It's just trying to keep it as simple as possible. So people just kind of remove the riffraff from, from, you know, their daily thing. I don't know if you saw the story, but there's a story today in on ESPN about the University of Oregon. And there's three players from the University Oregon football team that were hospitalized due to Rabdo, which is so that's a ribbed myelysis. You want to describe what what Rabdo is for people who don't know? Yeah, sure. It's basically caused by super intense workouts over training to the point where muscle tissue breaks down, gets in the bloodstream and releases toxins and can actually lead to kidney failure. It's something you have, we haven't seen in, and I'm not kidding. I think like 80 years. Yeah, except for CrossFit. Yeah. When they do. CrossFit gyms that occurs here and there. Yeah. So there's the three players that were hospitalized and basically the coach that was training them was trying to break them down basically and, you know, doing certain exercises that just really at the end of the day, he was just trying to break them mentally and that was really for no reason other than that. There's no sports performance aspect behind it. But a lot of coaches out there, when I talked to a lot of high schools, you know, strength coaches, a lot of college strength coaches, when I go around speaking in different places, it's just that I think we get so caught up in kind of what we used to do. Right. We miss out on ultimately what's best for the people we're working with and how can we be in the front edges of that of improving it. I just, I'm not comfortable sitting here today saying, I accept where we are. And as far as we've come in training that I'm willing to sit on my list, just use what we have currently. I want to push the limits. I think we're on the, we barely even scratched the surface on human potential. I think a lot of that has to do with just regurgitated information and not people looking and seeking out better ways to do something. I think that's my biggest thing is it's not so much that I never speak in absolutes. I don't think we've ever reached a finish line, especially in this field. I think it's always, you've got to always kind of focus on this is what I'm currently doing today. I hope in two years, I have a better way to train athletes than just the expartent. I really truly do. I hope the force number is obsolete in two years because I hope we've moved on to something that is better and safer and more people can do it to help them improve their performance. And then at the end of the day, my goal would be is if you can, if you can, even the playing field of genetics and talent and you can actually teach people how to be faster, then it's just going to come down to who works the hardest is going to win. And I think that's what my goal is ultimately is not to is to remove the veil of kind of mystery of what makes somebody elite and show, okay, here's what you need to do. If you could do these three things, do this over a long period of time. And it's just who's going to put in the most work is going to reach that goal. And I think more and more, in other fields, we're seeing that. But I think in my goal with training is just to kind of continue to push the envelope and not accept kind of what is and kind of keep pushing forward. Which which trainers or books have most influenced or impressed you? And the reason I ask, I have Charlie Francis's book on speed.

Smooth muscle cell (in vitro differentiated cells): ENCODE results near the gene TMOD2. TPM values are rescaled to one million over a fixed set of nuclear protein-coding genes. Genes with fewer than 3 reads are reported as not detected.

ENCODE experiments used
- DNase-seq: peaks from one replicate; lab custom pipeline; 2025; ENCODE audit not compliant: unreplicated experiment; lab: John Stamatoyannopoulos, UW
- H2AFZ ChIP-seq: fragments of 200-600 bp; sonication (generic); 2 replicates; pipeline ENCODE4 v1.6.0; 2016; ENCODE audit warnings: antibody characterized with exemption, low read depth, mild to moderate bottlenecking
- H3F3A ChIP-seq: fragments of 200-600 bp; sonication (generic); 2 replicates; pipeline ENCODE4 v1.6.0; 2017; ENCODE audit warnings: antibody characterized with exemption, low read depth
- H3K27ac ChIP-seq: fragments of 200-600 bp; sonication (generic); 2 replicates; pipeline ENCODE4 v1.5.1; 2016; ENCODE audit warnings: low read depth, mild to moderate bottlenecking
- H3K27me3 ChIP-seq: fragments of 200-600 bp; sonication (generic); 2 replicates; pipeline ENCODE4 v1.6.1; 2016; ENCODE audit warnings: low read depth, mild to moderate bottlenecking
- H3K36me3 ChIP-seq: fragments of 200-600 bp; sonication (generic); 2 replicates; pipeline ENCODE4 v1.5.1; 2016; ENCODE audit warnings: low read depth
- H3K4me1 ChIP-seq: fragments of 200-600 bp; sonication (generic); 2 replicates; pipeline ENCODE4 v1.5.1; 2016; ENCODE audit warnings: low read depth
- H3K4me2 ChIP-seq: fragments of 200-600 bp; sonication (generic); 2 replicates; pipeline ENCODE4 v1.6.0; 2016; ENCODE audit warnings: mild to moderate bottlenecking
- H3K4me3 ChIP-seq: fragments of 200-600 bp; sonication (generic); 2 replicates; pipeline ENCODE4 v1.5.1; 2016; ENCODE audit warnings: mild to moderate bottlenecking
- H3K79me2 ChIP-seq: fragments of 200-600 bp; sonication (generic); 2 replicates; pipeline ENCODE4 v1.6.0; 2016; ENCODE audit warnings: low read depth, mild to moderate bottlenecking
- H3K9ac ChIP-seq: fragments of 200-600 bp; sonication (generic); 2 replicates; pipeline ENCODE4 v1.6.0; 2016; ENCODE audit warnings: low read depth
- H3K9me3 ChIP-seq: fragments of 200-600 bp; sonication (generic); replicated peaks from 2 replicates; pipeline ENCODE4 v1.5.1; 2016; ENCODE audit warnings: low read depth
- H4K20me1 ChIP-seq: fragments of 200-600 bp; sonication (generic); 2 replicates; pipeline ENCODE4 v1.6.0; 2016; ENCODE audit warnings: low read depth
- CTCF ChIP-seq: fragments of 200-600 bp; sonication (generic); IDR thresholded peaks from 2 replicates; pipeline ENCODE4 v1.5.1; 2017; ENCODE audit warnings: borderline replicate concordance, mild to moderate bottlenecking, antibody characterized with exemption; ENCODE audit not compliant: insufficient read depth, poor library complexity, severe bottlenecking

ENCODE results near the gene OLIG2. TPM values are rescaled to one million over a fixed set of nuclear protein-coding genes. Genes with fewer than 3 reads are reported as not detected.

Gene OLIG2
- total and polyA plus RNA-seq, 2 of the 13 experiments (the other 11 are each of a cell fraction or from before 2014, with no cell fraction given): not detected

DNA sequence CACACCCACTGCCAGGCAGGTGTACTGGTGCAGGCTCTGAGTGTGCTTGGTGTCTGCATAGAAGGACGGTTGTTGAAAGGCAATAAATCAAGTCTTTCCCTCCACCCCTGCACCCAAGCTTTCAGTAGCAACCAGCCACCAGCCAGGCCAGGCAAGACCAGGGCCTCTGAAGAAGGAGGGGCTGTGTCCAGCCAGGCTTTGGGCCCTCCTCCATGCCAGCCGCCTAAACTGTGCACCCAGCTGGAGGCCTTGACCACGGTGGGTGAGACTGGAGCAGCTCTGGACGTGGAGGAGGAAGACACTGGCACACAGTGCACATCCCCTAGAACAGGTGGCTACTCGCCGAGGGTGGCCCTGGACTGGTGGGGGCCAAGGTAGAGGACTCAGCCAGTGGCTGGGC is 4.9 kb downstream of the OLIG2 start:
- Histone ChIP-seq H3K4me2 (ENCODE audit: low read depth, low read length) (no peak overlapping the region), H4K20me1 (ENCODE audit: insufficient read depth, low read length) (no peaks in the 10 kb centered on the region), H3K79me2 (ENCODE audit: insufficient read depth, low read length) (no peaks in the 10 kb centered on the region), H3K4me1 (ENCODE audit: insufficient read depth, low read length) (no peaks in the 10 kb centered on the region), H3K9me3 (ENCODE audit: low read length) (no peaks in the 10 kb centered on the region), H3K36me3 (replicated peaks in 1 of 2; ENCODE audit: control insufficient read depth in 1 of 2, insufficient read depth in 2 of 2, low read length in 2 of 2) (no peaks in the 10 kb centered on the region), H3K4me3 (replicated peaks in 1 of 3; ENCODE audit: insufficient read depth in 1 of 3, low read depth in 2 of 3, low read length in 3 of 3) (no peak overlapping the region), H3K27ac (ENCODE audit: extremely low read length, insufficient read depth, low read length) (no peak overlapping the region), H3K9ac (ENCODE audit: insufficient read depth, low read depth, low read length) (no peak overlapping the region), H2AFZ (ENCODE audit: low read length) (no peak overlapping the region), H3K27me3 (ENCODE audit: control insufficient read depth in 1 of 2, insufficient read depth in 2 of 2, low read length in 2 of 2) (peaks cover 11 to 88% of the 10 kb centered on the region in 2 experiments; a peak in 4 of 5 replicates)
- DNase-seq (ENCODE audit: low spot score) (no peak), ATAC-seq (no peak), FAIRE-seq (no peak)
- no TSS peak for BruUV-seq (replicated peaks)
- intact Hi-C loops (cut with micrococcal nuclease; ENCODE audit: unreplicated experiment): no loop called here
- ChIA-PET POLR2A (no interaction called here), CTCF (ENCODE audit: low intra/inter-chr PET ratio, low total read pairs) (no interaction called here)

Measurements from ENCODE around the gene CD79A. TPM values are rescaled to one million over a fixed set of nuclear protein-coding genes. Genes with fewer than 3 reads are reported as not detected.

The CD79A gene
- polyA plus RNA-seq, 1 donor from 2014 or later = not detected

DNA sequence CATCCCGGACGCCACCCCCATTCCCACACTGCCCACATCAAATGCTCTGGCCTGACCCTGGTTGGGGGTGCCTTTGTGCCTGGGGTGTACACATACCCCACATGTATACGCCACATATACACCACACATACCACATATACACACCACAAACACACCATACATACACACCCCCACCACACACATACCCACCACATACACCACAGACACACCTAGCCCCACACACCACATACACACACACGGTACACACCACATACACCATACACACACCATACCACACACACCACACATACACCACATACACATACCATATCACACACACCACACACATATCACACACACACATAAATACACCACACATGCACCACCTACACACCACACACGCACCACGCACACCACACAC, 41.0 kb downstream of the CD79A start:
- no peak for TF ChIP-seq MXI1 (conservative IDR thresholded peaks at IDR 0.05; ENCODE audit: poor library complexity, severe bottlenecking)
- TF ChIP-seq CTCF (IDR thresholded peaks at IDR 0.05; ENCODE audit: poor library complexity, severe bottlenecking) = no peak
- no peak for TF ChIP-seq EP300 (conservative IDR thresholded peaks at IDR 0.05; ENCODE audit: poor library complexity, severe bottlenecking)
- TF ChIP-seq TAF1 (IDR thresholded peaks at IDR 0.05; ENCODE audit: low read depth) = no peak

Influential gurus (01:19:17)